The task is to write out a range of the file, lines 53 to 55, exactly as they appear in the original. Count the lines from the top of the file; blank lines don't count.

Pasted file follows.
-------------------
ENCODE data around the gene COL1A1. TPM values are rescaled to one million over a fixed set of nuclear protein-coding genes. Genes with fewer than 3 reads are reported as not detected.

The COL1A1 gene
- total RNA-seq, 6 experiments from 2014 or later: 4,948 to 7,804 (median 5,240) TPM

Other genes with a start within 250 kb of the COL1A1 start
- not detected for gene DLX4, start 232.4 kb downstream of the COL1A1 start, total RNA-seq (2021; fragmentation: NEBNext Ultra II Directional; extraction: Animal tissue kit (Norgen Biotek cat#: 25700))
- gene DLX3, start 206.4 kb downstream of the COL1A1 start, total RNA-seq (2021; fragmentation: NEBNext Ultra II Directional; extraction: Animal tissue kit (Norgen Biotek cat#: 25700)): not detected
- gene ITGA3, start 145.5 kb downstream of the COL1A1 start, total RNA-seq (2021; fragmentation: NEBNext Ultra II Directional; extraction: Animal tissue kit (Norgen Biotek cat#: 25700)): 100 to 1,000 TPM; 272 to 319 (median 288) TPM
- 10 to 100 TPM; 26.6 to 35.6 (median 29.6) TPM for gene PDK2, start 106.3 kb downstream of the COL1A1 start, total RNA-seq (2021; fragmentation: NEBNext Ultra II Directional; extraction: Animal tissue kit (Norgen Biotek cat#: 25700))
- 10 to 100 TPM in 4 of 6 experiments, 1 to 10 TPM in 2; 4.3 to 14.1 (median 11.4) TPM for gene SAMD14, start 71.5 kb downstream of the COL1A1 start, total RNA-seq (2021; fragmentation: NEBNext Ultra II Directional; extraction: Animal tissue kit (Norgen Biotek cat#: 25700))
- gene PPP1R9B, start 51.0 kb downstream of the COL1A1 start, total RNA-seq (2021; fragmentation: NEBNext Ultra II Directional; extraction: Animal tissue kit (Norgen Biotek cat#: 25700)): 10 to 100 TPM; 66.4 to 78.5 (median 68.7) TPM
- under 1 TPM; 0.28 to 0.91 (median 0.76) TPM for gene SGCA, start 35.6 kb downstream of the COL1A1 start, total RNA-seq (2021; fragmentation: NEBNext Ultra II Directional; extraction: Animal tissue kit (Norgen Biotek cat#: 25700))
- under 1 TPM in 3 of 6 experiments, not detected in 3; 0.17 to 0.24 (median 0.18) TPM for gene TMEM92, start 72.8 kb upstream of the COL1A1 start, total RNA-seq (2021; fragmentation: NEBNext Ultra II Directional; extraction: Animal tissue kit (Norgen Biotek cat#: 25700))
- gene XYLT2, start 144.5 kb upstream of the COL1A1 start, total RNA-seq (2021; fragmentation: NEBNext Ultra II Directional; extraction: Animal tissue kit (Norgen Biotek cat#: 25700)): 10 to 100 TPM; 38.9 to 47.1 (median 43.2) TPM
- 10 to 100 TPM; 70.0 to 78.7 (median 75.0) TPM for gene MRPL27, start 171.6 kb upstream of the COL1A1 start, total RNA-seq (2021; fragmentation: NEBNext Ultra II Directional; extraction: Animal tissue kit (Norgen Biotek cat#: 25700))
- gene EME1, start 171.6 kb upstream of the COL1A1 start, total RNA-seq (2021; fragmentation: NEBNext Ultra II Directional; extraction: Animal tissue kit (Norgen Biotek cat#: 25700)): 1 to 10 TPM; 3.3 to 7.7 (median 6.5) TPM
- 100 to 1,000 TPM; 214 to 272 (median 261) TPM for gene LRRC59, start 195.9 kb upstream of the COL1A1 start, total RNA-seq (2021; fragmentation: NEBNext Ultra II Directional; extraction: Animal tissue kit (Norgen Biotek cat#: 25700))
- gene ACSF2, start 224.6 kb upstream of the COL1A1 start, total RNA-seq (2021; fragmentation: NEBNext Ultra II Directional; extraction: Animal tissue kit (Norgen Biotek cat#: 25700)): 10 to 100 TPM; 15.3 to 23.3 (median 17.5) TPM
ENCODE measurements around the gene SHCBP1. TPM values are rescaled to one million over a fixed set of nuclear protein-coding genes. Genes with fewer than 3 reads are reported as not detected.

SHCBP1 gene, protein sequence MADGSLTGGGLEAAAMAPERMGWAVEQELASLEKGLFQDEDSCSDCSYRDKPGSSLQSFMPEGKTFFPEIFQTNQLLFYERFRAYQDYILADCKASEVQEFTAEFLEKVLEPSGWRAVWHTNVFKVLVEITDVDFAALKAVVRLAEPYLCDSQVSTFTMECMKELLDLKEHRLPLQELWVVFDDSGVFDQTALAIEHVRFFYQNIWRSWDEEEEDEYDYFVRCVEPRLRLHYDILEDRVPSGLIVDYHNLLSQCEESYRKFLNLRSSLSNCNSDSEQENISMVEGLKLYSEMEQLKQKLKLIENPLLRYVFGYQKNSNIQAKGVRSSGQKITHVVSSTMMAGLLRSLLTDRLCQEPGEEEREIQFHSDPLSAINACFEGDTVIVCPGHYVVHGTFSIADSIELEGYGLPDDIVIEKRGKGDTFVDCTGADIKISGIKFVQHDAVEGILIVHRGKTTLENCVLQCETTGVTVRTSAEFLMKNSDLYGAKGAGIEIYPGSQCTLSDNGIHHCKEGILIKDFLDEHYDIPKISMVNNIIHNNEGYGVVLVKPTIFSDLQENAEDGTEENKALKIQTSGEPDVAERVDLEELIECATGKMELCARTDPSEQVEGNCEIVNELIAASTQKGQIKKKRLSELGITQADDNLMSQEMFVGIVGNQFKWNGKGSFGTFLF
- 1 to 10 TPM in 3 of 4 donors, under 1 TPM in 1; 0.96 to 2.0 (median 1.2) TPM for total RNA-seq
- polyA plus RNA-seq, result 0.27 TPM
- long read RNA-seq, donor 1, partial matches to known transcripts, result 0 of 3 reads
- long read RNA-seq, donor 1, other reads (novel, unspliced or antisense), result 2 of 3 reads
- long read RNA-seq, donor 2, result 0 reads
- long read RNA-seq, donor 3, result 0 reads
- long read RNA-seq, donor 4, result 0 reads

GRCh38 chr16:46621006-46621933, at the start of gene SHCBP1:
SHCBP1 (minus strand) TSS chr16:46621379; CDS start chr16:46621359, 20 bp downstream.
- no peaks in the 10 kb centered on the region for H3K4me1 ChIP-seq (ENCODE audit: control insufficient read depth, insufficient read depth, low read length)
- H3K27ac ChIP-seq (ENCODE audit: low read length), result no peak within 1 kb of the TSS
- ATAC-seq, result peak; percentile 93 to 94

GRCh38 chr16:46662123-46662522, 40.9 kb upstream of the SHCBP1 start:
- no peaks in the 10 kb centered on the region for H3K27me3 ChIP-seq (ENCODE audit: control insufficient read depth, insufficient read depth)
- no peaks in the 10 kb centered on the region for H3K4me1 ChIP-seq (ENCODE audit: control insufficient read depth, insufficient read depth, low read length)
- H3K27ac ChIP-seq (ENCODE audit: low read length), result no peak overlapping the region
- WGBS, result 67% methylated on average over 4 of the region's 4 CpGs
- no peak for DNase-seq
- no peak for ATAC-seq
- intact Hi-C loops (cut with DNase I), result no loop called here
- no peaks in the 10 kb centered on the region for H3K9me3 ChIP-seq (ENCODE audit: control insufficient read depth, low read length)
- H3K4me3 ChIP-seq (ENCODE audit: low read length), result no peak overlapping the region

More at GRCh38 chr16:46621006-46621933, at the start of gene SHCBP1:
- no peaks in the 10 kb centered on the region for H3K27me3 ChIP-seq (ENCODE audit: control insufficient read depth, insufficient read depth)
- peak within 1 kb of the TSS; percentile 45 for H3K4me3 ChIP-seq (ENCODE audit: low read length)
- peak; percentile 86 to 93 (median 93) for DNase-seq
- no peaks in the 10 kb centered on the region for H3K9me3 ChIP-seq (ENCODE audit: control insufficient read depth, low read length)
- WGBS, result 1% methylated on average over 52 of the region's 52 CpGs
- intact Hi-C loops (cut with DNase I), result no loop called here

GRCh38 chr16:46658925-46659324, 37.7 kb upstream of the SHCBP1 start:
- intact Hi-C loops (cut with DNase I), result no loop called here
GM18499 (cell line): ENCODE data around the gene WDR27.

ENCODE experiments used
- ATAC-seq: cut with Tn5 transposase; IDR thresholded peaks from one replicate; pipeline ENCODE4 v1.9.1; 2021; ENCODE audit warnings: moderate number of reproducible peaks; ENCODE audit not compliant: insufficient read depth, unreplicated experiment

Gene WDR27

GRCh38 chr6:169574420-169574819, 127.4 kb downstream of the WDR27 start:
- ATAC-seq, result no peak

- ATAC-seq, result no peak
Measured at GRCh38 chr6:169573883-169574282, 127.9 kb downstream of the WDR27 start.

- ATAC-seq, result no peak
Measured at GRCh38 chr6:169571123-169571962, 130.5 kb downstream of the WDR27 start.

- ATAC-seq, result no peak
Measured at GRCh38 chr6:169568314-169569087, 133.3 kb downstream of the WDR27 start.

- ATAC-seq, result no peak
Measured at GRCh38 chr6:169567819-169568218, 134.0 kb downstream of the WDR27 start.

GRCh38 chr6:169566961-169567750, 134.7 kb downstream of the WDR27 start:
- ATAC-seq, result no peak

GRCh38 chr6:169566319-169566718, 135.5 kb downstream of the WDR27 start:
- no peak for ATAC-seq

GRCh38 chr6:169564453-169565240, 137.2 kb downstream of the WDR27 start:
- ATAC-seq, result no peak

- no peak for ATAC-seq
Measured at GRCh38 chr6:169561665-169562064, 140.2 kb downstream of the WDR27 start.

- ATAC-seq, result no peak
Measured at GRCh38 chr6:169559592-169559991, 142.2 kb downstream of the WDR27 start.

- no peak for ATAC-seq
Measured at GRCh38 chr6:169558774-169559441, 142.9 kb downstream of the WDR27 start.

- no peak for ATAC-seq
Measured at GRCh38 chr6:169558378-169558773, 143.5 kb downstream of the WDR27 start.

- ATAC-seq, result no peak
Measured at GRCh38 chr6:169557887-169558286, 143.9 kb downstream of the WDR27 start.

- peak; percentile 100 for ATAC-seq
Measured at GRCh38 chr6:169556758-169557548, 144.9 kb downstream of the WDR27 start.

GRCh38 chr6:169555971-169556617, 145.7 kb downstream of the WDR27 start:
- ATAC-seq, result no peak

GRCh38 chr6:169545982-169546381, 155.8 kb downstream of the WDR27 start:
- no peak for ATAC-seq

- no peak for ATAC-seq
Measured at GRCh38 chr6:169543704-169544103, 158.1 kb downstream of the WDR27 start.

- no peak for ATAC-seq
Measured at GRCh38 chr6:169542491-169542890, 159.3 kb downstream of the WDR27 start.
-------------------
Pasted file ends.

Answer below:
- ATAC-seq: cut with Tn5 transposase; IDR thresholded peaks from one replicate; pipeline ENCODE4 v1.9.1; 2021; ENCODE audit warnings: moderate number of reproducible peaks; ENCODE audit not compliant: insufficient read depth, unreplicated experiment

Gene WDR27

GRCh38 chr6:169574420-169574819, 127.4 kb downstream of the WDR27 start: